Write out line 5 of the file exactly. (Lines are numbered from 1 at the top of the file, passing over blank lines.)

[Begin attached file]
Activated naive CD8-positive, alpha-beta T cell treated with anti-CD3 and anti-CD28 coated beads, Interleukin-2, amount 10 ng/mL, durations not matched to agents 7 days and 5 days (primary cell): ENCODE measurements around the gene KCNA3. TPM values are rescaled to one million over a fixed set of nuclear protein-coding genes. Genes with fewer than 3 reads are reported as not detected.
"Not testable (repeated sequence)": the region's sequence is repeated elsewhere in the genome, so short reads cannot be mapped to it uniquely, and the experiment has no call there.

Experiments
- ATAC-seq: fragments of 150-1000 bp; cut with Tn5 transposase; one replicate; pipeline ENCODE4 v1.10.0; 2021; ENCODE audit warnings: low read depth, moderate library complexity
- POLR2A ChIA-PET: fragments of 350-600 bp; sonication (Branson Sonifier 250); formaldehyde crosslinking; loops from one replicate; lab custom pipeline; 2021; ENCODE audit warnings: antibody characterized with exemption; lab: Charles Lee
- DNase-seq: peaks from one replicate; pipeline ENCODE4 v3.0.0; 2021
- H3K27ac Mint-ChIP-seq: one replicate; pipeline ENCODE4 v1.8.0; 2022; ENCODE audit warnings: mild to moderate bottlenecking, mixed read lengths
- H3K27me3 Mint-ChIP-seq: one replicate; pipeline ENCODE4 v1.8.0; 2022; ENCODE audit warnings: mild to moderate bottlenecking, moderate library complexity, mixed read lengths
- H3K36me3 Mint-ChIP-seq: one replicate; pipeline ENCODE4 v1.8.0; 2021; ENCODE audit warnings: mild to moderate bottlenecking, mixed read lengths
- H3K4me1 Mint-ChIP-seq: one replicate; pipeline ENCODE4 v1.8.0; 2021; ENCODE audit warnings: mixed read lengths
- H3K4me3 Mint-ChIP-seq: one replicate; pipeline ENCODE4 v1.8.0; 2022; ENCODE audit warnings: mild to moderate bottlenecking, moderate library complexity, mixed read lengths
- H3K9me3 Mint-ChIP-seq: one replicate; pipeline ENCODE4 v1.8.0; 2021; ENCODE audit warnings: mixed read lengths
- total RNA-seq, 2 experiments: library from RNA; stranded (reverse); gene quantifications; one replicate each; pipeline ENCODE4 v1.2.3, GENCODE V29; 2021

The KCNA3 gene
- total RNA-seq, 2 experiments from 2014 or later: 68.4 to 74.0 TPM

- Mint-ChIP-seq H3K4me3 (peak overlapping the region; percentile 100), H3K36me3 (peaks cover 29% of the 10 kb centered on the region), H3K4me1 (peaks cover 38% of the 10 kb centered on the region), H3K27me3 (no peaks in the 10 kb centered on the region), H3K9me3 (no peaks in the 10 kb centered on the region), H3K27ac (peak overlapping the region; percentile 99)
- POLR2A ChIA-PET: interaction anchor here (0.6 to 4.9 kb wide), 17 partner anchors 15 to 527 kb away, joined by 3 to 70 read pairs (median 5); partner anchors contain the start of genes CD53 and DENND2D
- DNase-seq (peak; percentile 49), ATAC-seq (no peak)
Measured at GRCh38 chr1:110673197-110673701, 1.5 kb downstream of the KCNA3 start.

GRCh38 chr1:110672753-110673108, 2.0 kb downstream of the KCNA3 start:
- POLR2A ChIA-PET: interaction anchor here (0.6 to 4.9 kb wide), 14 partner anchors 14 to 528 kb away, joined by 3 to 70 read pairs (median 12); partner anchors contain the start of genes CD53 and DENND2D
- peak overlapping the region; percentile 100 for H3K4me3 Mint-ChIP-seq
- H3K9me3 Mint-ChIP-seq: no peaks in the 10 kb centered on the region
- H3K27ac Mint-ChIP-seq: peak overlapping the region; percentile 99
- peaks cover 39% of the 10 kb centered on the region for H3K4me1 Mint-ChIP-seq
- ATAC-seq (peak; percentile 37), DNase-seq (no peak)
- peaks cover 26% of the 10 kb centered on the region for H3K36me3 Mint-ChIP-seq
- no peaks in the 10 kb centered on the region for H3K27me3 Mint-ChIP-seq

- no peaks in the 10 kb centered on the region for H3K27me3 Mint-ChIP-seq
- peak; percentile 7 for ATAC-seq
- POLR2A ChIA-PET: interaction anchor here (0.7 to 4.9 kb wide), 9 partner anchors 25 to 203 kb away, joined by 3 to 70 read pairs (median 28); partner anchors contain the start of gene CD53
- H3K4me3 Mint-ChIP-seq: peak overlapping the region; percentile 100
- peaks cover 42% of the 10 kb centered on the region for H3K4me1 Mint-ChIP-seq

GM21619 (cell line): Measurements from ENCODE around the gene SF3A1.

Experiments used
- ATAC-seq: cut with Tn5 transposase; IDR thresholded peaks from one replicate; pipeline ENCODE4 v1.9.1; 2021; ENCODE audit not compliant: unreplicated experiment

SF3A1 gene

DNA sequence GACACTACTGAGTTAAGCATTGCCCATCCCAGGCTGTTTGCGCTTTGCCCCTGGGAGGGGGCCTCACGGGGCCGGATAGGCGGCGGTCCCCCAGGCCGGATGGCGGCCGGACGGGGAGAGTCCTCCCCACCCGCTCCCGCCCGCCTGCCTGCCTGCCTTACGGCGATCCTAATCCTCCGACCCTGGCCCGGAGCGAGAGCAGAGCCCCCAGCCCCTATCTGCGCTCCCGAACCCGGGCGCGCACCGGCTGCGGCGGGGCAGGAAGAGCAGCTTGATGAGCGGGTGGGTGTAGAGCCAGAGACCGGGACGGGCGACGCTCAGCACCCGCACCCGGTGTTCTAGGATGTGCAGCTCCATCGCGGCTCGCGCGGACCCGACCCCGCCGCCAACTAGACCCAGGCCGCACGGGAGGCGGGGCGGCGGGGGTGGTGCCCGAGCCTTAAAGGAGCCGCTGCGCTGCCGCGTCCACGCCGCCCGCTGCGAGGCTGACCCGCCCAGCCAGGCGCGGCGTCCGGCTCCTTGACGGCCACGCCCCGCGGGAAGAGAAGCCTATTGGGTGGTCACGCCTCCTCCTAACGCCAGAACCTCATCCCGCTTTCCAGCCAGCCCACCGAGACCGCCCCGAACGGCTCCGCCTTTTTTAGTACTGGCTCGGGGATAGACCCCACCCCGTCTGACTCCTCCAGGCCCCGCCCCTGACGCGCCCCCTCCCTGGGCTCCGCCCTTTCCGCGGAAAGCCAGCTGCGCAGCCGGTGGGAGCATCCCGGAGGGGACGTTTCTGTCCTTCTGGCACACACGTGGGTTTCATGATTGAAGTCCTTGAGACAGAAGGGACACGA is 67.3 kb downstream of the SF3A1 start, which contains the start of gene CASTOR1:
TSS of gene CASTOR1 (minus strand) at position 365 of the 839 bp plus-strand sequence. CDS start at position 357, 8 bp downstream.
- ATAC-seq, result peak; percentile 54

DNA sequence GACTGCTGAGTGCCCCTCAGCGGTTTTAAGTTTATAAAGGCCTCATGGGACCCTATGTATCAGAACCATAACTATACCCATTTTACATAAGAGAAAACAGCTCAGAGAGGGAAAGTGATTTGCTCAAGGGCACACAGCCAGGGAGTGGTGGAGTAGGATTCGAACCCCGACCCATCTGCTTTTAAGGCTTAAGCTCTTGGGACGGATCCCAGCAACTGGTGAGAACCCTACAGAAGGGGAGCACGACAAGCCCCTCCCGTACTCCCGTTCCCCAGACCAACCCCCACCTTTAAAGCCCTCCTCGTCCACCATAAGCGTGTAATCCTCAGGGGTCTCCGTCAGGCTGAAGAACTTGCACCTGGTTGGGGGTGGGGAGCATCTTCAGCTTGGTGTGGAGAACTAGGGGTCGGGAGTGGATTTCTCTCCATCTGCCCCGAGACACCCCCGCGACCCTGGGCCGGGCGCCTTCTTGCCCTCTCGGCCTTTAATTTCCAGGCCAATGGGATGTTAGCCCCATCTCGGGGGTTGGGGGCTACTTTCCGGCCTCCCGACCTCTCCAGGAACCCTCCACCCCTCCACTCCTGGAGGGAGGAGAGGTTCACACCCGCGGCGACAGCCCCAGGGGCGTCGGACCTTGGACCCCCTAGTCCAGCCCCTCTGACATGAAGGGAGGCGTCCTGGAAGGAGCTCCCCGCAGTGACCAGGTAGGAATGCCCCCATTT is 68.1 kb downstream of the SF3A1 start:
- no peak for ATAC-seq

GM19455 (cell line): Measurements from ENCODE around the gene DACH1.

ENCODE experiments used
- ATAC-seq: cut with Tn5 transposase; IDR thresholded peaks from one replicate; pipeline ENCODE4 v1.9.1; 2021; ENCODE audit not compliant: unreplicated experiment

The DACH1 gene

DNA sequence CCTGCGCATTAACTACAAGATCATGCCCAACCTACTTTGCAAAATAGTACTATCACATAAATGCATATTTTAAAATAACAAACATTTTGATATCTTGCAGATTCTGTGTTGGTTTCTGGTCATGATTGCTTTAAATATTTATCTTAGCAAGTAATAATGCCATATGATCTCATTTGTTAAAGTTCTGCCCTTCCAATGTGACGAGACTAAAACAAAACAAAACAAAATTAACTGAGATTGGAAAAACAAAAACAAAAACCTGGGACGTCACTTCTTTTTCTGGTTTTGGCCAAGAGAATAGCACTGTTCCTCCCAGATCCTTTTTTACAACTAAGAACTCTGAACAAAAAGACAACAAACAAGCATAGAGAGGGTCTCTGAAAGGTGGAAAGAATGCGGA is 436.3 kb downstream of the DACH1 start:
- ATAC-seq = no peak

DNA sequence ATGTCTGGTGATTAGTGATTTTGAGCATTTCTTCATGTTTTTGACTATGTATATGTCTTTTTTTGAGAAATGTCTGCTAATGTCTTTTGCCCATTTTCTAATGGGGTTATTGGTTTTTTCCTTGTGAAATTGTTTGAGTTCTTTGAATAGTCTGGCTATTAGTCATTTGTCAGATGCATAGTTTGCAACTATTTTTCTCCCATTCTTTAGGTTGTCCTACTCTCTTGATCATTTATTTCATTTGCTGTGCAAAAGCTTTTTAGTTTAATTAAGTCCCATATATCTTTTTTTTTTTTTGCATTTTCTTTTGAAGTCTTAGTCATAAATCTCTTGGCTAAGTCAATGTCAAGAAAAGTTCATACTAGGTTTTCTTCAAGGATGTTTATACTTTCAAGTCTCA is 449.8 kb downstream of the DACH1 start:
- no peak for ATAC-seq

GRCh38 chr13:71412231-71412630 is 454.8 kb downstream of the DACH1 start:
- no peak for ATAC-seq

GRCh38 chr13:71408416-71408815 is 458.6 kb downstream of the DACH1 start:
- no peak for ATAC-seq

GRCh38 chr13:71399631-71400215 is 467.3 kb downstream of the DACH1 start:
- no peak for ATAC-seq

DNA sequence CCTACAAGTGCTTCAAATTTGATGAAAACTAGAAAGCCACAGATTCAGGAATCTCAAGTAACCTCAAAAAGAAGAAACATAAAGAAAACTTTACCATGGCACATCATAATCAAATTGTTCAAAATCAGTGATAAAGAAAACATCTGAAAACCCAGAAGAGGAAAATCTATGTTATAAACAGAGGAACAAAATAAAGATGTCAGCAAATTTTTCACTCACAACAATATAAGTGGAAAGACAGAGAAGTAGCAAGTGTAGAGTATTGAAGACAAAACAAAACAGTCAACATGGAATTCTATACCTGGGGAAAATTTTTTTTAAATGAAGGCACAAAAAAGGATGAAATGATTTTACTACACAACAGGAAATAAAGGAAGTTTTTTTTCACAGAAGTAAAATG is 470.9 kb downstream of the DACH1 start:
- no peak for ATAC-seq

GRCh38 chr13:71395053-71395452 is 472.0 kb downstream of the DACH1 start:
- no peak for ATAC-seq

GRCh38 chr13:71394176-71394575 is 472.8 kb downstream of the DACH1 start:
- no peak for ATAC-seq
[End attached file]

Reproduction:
- POLR2A ChIA-PET: fragments of 350-600 bp; sonication (Branson Sonifier 250); formaldehyde crosslinking; loops from one replicate; lab custom pipeline; 2021; ENCODE audit warnings: antibody characterized with exemption; lab: Charles Lee